4. Ugh, I feel like this is the umpteenth time I’ve had to “defend” my so-called dumb decision to buy & finance a new car. If you go reliable & reasonable & get a good rate, it’s not dumb. We traded in a paid off vehicle & are paying 1.9% interest on an AWD Subaru (it may not be a ton of snow here in Chicago winters, but streets & parking spots are slippery enough for me to warrant AWD or 4WD). We’ll end up paying less than $300 in interest, and the car payment is less than $250 monthly. I’m getting better gas mileage, too. I also negotiated HARD on this car & on the trade-in and ended up getting a wicked deal. And considering I plan on keeping this car for the long haul, it doesn’t sound so dumb to me.

    I don’t mean to come off defensive, but what may seem like a dumb decision to one person is not to dumb to another.

    • Hi Skrpune! Don’t appologize for your comment – I love to hear both sides of opinions. If everyone agreed with me everytime, what fun would that be? None! 🙂

      I do understand your position. There are some good deals out there when you finance a car. However, I just can’t get over 2 things. Depreciation and a constant payment each month. Do you think you’ll be as confident about your decision when you sell your car for less than half of what you paid for it? That part of the deal would just make me sick…

      • I can deal with a moderate monthly payment. And worst case scenario, if we need the cashflow, I can sell & pay off this vehicle & have more than enough money leftover to get a used vehicle if need be. For me, there’s peace of mind in knowing that I have a reliable, safe vehicle with good warranty coverage & much better gas mileage than I was getting.

        As far as selling it later, I am planning on driving this puppy into the ground! I see a lot of older Subarus on the road, and I’m not too worried about this car making it to its old age. That being said, I also am putting $ away on a regular basis into a car fund…just in case we have any unexpected repairs on or need to replace our other (9 year old, long ago paid off early) vehicle. Just covering my bases!

        The car we traded in was a Wrangler, and it was our second one. We made a killing both times – Wranglers keep their value better than just about any other car out there. We made almost all our $ back on the sale of the first one, and made out nearly as well with this last trade-in – it cost us maybe $3K to drive it for 3 years. Not too shabby!

        • You seem very sensible Skrpune, and you are obviously very logical with your purchases. But, why not just buy a car that’s 4 years old so you don’t have to pay all that depreciation? After all, most cars lose 50% of their value in the first 4 years.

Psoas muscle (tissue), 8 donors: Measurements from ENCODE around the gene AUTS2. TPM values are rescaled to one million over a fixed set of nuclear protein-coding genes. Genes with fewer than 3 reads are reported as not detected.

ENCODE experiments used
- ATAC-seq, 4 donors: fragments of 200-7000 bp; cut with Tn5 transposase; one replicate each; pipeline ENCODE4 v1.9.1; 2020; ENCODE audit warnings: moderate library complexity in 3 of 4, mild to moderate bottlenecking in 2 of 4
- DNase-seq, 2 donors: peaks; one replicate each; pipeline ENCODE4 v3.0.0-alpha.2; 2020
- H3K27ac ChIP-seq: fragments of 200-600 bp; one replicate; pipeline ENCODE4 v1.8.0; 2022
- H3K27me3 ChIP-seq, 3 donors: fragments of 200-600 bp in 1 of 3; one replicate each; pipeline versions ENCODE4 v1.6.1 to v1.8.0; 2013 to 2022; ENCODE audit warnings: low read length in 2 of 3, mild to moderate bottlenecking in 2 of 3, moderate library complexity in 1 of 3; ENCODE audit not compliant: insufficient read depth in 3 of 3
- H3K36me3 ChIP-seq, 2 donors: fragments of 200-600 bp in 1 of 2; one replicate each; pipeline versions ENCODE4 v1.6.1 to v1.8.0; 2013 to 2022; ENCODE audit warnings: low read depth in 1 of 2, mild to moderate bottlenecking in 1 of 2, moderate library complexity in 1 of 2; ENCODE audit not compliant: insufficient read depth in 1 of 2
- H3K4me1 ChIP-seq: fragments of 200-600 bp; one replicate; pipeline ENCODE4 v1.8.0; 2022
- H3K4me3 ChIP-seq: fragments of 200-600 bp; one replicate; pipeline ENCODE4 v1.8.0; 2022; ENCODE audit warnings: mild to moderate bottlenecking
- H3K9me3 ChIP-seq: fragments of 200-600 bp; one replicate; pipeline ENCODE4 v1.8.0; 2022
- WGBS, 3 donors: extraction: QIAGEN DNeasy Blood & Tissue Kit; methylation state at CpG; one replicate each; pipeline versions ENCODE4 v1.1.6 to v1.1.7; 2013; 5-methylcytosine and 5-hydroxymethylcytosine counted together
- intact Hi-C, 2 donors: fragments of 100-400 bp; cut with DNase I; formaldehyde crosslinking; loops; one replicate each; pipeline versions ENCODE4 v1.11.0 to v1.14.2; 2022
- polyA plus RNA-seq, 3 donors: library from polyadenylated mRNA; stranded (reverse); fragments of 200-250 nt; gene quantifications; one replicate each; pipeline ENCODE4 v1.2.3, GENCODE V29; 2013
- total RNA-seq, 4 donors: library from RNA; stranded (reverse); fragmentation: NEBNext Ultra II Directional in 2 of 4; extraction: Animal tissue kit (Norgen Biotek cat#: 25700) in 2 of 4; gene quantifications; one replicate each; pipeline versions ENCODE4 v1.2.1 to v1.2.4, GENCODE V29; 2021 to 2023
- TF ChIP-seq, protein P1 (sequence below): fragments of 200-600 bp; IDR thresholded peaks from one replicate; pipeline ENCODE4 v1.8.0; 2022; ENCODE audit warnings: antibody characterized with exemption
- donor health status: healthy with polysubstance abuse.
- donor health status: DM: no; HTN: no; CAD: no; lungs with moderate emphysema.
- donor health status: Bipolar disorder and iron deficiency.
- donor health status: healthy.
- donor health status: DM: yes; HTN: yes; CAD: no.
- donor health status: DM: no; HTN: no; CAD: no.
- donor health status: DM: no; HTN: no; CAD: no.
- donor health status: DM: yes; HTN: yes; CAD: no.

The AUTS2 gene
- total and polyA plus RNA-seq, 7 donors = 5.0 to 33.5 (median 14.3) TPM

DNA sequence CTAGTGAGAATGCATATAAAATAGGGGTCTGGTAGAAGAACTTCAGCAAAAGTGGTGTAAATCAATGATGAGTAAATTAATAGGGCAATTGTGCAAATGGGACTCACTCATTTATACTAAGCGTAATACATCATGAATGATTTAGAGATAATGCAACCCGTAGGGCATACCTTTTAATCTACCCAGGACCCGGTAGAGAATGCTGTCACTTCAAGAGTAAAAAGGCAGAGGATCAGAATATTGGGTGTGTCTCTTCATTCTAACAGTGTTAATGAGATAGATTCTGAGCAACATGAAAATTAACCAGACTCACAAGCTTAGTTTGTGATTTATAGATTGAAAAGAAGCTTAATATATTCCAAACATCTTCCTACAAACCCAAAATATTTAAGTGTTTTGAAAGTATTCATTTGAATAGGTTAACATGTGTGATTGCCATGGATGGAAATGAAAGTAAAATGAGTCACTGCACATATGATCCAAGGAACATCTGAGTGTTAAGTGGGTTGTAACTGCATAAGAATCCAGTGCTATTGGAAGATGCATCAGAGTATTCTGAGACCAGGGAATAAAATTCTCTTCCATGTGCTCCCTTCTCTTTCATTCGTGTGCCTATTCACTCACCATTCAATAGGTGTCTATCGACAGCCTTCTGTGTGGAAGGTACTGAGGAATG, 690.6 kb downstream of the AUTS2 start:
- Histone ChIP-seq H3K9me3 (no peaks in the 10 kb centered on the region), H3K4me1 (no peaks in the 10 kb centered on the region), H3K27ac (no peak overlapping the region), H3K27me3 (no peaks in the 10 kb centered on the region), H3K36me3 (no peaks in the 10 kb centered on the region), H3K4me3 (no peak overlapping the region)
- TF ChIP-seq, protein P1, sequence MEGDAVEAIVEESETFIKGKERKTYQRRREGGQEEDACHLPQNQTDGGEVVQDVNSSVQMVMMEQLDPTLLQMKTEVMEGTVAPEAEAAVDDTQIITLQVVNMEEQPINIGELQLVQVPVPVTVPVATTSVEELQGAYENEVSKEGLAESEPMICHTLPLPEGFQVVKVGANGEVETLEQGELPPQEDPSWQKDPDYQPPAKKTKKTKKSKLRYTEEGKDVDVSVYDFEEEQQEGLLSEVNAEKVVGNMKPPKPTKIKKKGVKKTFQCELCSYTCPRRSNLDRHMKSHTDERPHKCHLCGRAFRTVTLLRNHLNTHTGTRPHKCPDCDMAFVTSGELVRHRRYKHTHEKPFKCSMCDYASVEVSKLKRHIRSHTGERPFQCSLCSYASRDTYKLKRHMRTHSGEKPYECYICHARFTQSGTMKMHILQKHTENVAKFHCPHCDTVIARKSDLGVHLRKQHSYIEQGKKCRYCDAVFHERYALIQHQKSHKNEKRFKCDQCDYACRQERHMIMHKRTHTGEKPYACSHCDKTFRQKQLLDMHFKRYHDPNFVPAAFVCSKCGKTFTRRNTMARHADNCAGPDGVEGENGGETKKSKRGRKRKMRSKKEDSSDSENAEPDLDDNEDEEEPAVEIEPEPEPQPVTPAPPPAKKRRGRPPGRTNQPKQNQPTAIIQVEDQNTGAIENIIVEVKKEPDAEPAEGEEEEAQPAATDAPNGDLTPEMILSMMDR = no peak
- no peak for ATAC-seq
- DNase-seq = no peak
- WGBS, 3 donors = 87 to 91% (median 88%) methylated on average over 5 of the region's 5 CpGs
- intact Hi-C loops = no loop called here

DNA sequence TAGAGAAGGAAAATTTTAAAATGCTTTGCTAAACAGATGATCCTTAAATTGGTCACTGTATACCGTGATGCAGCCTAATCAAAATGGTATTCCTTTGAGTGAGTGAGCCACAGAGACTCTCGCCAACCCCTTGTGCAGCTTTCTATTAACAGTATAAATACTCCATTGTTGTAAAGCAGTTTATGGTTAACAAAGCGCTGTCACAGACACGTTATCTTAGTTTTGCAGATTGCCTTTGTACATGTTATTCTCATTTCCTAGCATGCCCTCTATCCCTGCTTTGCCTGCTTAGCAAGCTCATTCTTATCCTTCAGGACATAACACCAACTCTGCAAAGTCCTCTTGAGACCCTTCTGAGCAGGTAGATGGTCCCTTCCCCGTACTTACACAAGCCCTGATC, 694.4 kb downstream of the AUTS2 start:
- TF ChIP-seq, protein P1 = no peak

• Our first Wrangler was used about that age, and our second Wrangler was a “new used” car – had a couple thousand miles on it from dealership usage, but had no owners on the title, so we worked a good deal and still got to write off the purchase tax (oh how I loved that tax break!). With our last vehicle, I did research buying used, but honestly, the price difference wasn’t all that significant. We might have saved a couple grand, but we would have lost out on a few years of free warranty coverage and a few years of usable car lifespan. I was actually shocked at how costly comparable used vehicles were.

          • Very good Skrpune. It sounds like our differences aren’t really that severe. Carry on Skrpune, carry on. Haha. 😉

  5. Totally with you on how a car payment strips you of wealth. I went from one extreme to the other (a Porsche to a 12 year old Honda!), but it was the right thing to do. I am finally car payment free, and as long as maintenance doesn’t exceed $2,000/year, the math wins! Great post!

    • Good for you Tony! That Honda will treat you well I’m sure!

  6. I agree with the overall concept of never having car payments, but I think that everyone’s situation is different. Yes, if you are buying a new car and financing it every 5 years, you are crazy. But if you do your research and get a great deal, then financing a new car isn’t always a bad decision.

    I was debating what I wanted in a car and realized that with interest rates so low (I got a 0.9% loan) that it made sense for me to take the loan. I keep the money I would have paid on the car invested in short term bonds which are earning me more than 0.9%. I just take the money out of that investment each month to make my car payment.